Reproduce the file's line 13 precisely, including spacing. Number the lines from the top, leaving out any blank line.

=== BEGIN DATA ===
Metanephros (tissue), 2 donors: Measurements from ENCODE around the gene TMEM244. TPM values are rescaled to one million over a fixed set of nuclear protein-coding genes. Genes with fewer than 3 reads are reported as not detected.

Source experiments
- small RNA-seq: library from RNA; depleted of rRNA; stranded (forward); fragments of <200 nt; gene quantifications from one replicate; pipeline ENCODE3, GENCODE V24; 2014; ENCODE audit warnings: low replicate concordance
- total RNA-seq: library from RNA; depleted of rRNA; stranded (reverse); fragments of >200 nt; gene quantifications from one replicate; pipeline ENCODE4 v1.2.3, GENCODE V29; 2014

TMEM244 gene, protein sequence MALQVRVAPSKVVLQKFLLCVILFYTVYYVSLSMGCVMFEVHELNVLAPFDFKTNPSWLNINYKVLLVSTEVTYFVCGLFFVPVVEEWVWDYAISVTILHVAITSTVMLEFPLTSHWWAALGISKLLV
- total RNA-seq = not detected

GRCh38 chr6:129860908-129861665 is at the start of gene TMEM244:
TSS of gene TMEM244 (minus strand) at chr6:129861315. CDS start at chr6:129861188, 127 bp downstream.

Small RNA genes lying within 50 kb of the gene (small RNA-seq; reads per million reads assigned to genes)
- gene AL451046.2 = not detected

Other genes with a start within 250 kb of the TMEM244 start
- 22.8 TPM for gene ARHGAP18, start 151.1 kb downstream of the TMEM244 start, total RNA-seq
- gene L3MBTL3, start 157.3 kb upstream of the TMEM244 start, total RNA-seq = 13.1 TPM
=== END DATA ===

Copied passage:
- gene L3MBTL3, start 157.3 kb upstream of the TMEM244 start, total RNA-seq = 13.1 TPM